- My Relationship With… My Hair
- My Relationship With… Christmas & Grief
- My Relationship With… University
- My Relationship With Grief
- My Relationship with Job-Hunting
- My Relationship With… Therapy
- My Relationship With… My Scars
- My Relationship With… Diet and Depression
- My Relationship with… The Gym
- My Relationship With… Shyness, Confidence and Identity
- My Relationship With… Graduation
- My Relationship With… Recovery
- My Relationship With… My Boobs
- My Relationship With… Open Days
- My Relationship With… Eczema
- My Relationship With… Grey Hair
- My Relationship With… OCD
- My Relationship with Dating Apps
- My Relationship With… Acne
- My Relationship With… Body Hair
- My Relationship With… Being Single
- My Relationship With… The Pill
- My relationship with… an STI
Saying that applying to uni is stressful is a bit like saying that Stranger Things is a little bit intense. To be honest, when I was filling out uni applications, I think I would have preferred fighting the Mind Flayer. The funny thing is, I’d actually gone through the process three times before, for three separate degrees, so you’d think I’d be used to it by now! But I actually wasn’t in the slightest and I think that’s kind of the whole point. Because whether you’re a high-school graduate just starting uni, or an academic masochist starting your Master’s (like me!), your stress level is, at all times, higher than Winona Ryder’s in every single scene of Stranger Things.
Maybe it’s because it feels like the impression you give the admissions team is everything. Maybe it’s because we’ve been socialized to believe that our academic performance defines our entire value as a person and if you can’t get into uni, then you should just go ahead and give up right now. Maybe it’s because we’re almost as scared of being accepted as we are of rejection, because acceptance means starting a whole new chapter of our lives, and honestly, is there anything more terrifying? That’s what I felt—plus so much more—when I applied for my MA at Southampton in May of 2018.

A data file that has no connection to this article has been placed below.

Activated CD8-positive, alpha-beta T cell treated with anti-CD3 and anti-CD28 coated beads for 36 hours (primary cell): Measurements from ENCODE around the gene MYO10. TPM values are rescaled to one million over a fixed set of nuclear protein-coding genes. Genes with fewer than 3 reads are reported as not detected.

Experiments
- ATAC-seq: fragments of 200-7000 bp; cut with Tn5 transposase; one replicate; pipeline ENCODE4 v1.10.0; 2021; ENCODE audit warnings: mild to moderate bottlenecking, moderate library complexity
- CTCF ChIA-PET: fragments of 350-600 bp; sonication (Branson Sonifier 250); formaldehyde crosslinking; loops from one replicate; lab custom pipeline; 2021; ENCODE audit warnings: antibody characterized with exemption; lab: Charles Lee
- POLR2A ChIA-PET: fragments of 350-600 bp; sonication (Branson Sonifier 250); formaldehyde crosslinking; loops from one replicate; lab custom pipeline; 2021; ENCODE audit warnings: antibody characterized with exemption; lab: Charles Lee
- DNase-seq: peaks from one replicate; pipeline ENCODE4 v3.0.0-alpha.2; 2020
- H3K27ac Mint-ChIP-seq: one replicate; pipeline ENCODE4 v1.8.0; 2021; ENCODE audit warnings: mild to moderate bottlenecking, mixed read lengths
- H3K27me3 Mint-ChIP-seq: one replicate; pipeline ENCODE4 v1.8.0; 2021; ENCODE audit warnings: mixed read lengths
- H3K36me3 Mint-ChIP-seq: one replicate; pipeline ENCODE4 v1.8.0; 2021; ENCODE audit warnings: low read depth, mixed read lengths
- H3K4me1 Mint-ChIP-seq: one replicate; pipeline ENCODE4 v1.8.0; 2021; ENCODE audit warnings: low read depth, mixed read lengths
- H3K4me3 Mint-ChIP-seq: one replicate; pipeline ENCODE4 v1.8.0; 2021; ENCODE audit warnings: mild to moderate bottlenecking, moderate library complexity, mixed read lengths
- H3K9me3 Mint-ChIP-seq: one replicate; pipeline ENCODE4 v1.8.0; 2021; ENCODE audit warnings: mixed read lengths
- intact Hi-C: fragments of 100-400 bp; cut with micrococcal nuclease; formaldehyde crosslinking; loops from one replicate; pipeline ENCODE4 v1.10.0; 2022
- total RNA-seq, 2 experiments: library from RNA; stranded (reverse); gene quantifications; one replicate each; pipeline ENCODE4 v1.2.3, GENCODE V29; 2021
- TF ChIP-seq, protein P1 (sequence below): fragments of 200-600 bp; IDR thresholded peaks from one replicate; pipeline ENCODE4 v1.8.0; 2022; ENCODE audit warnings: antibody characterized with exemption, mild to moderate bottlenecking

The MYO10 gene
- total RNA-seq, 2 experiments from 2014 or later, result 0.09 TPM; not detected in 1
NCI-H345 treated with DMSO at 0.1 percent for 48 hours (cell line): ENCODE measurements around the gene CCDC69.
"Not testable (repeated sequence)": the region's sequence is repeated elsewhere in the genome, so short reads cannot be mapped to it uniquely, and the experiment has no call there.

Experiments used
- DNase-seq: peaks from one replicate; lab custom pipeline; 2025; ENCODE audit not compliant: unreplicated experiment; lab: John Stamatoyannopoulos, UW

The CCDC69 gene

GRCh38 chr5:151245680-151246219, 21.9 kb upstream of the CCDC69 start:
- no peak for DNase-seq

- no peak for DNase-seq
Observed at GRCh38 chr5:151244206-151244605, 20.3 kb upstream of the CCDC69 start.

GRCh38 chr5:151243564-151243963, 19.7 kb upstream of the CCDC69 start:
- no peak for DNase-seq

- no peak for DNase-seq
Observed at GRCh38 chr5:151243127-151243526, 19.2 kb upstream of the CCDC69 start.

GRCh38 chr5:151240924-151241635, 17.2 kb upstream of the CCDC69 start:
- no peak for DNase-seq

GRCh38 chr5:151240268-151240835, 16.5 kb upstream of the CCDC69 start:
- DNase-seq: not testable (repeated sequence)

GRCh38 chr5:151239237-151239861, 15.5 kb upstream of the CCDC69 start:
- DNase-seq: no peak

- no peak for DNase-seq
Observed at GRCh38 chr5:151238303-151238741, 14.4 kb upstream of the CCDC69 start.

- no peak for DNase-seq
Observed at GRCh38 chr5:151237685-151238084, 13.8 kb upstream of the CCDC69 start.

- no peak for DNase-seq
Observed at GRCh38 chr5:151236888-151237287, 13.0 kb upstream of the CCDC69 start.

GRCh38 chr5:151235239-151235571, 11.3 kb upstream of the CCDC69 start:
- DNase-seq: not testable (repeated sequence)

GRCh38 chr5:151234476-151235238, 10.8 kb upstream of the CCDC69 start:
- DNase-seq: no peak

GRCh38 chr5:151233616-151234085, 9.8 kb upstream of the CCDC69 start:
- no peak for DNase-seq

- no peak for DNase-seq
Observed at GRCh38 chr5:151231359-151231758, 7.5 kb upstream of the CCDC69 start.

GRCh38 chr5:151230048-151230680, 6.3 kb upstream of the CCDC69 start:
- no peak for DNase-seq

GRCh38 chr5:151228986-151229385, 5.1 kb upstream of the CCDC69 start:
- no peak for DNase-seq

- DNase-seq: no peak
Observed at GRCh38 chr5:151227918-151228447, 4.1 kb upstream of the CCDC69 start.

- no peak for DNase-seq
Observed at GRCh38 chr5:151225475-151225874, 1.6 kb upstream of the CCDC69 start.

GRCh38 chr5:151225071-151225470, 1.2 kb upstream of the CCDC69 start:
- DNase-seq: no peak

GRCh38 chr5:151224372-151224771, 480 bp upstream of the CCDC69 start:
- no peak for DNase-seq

That’s why I wanted to work at the uni Open Days this summer, and why I wanted to be on the front lines at check-in. Because, let’s be honest, being a Student Ambassador is a uniquely weird (and fun) experience. It’s weird to be on display like that, to basically be a walking advertisement that screams, ‘Come to Southampton, and you too can be like me!’, knowing that the version of yourself you’re meant to be presenting is probably not the one that’s often found questioning all of your life choices whilst in a pub. But weirdly enough, that’s exactly why I wanted to do it.
It’s a pretty long journey from ‘Are they ever going to let me in?’ to ‘Look at me representing the school!’ and I wanted to somehow convey that to the prospective students as they arrived. Granted, it’s a bit difficult to communicate all that through the simple acts of handing out tote bags and scanning QR codes, but at the very least, I wanted to be a friendly face. I wanted them to walk away from my check-in station with the feeling that they were welcome here, that Southampton was somewhere they could see themselves fitting in and being happy. I wanted to leave them with the feeling that everything would be okay.
Most of all, I wanted to show them that the happiness and confidence conveyed by the Student Ambassadors isn’t an act… but that it sort of is. That yes, I really am happy I chose Southampton and am proud to represent it. But I also wanted to show that the university isn’t populated by some magical clique of kids who’ve got it all figured out, as if the only difference is which side of the check-in table you’re standing on. I wanted to show that you can still be right where you want to be, still be representing the university, and still know exactly how these students feel as they wait to grow into their future selves.
That’s what I wish I’d known when I was looking at universities on Open Days. That no matter what phase of the uni process you’re in, it’s still about the journey. (I’ve really got to stop using clichés). But that’s the thing, isn’t it? As you’re about to start uni, you have doubts and questions. And while you’re at uni… you still have more doubts and questions. The only thing that changes is what part of the road you’re on, and what steps you’re taking to keep growing. Because no matter where you go to uni, it’s not going to fix you or change you or make you into the best version of yourself over night.
However, your time at uni can help you grow and mature and figure yourself out along the way. It can help you to achieve your goals and dreams. Through that process, I think the most important thing is to stay kind. To never fully lose touch with that anxious, hopeful version of yourself that looked ahead longingly at all of the things you now have. In doing so, it’s vital that we use that memory to reach out. To show others that no matter where we are, we’re all still growing, and we’re here to help encourage them.
That’s what I wanted to convey to each and every prospective student I encountered at our Open Days. However, given my overly-American enthusiasm and my tendency to act like a very friendly golden retriever, there’s a strong possibility that I just scared them all to death.